Desktop e-commerce flow to improve room booking
Rock Box Karaoke
Challenge: solo concept project to discover pain points and improve the desktop user experience for the ecommerce portion of Rock Box's website during a 2-week agile sprint
Business Goal: help reduce friction around reserving karaoke rooms on busy nights and weekends.
To help guide the scope of this 2-week sprint, my first priority was to set project time blocks. I used a Trello board with cards for each deliverable to enhance visibility for task due dates.
To that end, I also created an organized documentation folder to ensure that I could easily locate and share files in both Trello and Google Drive.
Rock Like A Salaryman
My initial organizational research and competitive analysis showed that Rock Box has positioned itself as a unique option to standard bars and restaurants in the Seattle nightlife scene .
Online reviews verified that Rock Box seemed to have an edge over karaoke venues due to their extensive digital song selection, upscale atmosphere, and prime location in the vibrant Capitol Hill district.
However, Rock Box had no capability for online booking.
From a usability heuristics standpoint, their website was also suffering from a severe lack of visibility for links and poor prioritization of key tasks.
To get a quick read on the business and user goals, I visited the location in Capitol Hill.
I managed to get detailed notes and audio recordings from two 20-minute staff interviews.
I learned these key points:
Repeat clients value personal service
Host both social outings and business events
User age range 25-50 with diverse interests
Most importantly, I learned Rockbox manages their busy schedule for private rooms using an outdated excel spreadsheet, phone calls, and emails, causing friction for both employees and users.
Now that I had a workable proto-persona and problem hypothesis from my site visit, I created survey questions to find users who were frequent planners, enjoyed performing in public, and had use-cases for desktop in addition to mobile.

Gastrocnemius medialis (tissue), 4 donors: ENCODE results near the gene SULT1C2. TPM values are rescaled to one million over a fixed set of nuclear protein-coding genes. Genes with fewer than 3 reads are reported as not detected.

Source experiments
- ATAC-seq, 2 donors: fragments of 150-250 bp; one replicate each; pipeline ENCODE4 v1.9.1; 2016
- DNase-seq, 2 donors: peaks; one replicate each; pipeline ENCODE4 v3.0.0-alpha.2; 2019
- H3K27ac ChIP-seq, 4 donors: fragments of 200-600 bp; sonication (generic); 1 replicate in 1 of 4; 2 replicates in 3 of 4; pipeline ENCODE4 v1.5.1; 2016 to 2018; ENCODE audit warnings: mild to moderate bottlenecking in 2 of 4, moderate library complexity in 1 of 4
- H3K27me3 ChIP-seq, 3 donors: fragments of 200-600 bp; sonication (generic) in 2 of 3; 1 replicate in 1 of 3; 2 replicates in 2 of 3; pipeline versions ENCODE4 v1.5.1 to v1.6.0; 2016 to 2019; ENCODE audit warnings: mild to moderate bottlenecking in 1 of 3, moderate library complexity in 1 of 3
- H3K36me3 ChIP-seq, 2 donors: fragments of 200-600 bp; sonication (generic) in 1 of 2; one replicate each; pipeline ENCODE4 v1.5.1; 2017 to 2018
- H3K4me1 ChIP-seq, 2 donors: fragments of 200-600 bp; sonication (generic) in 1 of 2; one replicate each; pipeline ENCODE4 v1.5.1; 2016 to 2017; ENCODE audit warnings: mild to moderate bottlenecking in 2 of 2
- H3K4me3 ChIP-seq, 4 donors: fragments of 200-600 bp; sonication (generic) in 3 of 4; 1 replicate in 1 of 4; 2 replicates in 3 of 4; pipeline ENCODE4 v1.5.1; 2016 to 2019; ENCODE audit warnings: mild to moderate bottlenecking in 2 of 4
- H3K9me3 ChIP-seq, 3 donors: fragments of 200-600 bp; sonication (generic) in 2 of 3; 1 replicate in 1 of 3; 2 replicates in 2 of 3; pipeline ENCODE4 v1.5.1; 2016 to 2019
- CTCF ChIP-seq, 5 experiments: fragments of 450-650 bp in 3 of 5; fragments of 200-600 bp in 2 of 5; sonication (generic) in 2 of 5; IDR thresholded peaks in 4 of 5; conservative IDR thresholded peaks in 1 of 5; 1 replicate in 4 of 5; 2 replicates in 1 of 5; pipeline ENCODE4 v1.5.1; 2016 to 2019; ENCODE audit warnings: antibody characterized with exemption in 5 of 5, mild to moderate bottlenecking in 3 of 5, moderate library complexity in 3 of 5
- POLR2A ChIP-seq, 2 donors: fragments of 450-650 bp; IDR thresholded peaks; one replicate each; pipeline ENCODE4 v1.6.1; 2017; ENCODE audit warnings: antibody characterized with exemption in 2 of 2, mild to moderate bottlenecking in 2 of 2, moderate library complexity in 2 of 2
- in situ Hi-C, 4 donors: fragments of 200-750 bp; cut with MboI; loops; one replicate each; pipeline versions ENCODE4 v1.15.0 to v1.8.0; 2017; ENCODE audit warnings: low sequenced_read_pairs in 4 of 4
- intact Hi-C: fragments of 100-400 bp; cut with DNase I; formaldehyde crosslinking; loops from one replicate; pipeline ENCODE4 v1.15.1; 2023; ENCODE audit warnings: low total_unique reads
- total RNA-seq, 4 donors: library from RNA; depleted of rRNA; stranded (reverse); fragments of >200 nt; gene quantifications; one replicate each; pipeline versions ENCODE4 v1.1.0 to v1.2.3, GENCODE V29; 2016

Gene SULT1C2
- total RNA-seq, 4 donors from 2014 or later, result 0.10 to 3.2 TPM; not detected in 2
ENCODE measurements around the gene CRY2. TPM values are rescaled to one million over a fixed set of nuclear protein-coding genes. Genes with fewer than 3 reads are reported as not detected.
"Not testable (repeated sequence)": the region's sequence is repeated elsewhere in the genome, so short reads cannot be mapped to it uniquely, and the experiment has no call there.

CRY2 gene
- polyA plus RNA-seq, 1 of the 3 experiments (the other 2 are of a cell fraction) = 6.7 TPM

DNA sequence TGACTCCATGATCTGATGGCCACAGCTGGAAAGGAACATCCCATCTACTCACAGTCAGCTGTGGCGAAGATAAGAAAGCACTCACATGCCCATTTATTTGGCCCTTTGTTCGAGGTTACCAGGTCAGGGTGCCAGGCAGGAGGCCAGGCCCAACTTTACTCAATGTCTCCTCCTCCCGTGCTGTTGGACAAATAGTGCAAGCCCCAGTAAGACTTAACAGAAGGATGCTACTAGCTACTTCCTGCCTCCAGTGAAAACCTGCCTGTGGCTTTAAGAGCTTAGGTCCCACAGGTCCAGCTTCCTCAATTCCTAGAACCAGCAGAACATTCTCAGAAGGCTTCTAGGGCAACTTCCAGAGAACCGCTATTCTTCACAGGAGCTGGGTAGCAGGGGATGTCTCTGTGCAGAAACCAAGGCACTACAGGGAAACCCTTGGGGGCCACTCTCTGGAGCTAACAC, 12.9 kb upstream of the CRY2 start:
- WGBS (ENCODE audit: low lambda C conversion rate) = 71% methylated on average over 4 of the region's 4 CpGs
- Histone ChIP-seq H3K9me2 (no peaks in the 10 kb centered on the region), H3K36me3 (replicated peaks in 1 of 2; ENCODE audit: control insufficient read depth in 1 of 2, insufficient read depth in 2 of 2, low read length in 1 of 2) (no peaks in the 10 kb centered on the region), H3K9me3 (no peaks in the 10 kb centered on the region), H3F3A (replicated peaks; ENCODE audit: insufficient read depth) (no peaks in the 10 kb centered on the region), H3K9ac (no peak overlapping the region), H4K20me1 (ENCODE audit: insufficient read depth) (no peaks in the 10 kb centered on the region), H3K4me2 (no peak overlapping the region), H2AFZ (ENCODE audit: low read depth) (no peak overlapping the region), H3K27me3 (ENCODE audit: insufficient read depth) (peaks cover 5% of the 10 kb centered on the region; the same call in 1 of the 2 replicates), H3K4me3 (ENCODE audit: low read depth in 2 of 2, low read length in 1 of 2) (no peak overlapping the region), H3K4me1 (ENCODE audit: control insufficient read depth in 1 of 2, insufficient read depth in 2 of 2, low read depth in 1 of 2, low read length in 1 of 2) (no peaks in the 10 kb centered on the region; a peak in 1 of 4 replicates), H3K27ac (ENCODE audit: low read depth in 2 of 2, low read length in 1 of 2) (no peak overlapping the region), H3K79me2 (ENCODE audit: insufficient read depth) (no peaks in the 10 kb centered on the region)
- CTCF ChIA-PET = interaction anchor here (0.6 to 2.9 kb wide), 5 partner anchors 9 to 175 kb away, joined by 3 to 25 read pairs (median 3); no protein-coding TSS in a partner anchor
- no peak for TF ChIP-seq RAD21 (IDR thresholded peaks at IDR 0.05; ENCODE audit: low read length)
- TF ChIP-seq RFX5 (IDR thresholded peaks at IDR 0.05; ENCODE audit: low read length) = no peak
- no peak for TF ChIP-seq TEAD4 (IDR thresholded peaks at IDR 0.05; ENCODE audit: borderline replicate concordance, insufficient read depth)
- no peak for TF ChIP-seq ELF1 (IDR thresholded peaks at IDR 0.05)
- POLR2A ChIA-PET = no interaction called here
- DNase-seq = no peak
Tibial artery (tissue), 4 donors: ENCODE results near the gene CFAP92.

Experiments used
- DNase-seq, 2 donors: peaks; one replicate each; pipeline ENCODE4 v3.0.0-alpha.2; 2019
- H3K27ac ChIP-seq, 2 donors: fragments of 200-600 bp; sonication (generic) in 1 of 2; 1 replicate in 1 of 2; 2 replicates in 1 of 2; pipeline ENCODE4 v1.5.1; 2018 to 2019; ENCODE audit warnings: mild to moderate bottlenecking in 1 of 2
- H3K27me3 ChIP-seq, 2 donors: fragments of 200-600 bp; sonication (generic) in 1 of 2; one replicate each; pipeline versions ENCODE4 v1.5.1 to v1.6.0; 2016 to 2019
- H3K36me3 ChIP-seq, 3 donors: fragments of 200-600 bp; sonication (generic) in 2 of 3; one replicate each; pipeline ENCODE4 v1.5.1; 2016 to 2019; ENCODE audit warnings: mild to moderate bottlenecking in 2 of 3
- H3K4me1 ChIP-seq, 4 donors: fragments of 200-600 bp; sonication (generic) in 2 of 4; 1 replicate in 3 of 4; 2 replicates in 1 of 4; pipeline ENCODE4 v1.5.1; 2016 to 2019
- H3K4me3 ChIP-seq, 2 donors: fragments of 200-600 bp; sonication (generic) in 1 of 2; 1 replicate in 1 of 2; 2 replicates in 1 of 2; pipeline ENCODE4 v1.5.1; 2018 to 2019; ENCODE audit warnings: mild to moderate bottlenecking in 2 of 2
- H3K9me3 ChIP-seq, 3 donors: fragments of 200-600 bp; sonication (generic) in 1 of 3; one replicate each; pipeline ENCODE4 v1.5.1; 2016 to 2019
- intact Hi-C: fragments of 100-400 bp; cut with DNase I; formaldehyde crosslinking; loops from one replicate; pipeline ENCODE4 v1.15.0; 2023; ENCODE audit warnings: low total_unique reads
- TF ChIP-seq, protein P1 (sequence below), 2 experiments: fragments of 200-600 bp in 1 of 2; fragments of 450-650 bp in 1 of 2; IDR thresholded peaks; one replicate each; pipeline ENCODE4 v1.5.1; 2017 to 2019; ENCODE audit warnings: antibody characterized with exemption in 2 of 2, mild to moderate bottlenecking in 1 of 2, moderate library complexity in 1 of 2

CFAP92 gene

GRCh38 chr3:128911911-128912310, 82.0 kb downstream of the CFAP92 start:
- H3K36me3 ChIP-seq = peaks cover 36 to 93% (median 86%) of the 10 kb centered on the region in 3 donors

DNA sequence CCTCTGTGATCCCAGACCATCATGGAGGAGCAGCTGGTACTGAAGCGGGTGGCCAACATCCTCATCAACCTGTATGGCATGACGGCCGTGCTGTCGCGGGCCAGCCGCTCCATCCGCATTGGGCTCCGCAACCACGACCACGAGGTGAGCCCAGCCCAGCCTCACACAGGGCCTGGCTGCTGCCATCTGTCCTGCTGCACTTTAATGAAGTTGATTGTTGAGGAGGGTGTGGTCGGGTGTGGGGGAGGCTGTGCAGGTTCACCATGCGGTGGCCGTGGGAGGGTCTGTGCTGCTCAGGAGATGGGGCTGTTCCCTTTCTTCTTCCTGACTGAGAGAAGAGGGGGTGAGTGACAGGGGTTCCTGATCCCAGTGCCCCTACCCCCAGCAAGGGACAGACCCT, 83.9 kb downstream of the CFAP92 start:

The data collected from 15 responses allowed me to select optimal user interview candidates.
Conducted 3 User Interviews
I created a script digging into the how users planned events and made reservations in similar situations. I wanted to find out why they would choose a karaoke bar versus other options.
Data was captured through Zoom audio / video recordings and detailed notes. Key quotes were selected for analysis.
"The last thing I want to do on a Saturday night is use email for a reservation. That seems like work. BORING!"
"I appreciate booking options that help me save time by not having to pick up the phone and talk to a person"
Affinity and Concept Mapping
After synthesizing interview data points with an affinity map, a few clear trends emerged which I used to develop a concept map and persona: karaoke bar users value fun, song choices, social connections, and the ability to quickly check room availability on busy nights.
Mapping Vanessa's Journey
Since a primary concern was the ability to reserve karaoke rooms, I made a detailed user flow of the existing process.
I realized there were many key decision points where the she might abandon the task due to confusing menus and complicated log-ins.
When I saw Vanessa had to navigate through 20 different links in the FAQ to find key information, I knew there had to be a better way.
After completing research and analysis, I started the design process by analyzing user interfaces of key competitors
When comparing to the current Rock Box desktop site, Open Table and ScheduleOnce were comparative examples of industry-leading interfaces for online booking providing features like a Facebook login, live booking availability, and a clean booking search bar and calendar views.
I created several paper sketches that served as paper prototypes to refine my ideas before moving to digital.
The key focus of this process was getting clear on the new user flow for Vanessa to book a karaoke room for friends on a busy friday night. Once the flow was set, I added detail for higher fidelity.
With the first version my Sketch wireframes setup in Invision for prototyping, I developed a usability test plan and script based off of my main scenario. I conducted in-person usability tests and took detailed notes.
The key changes I made after usability testing were:
Add progress bar to booking screen flow
Add Google sign-in
Add credit card entry for party room reservations
Update visual design for high-fidelity mockups
Perform further research for navigation and site-map updates
For my first complete UX Design project and my first time using Sketch and Invision, I was happy with the scope and usability of this prototype. The booking flow functioned well and would likely add a lot of value to Rock Box's needs around scheduling on busy nights.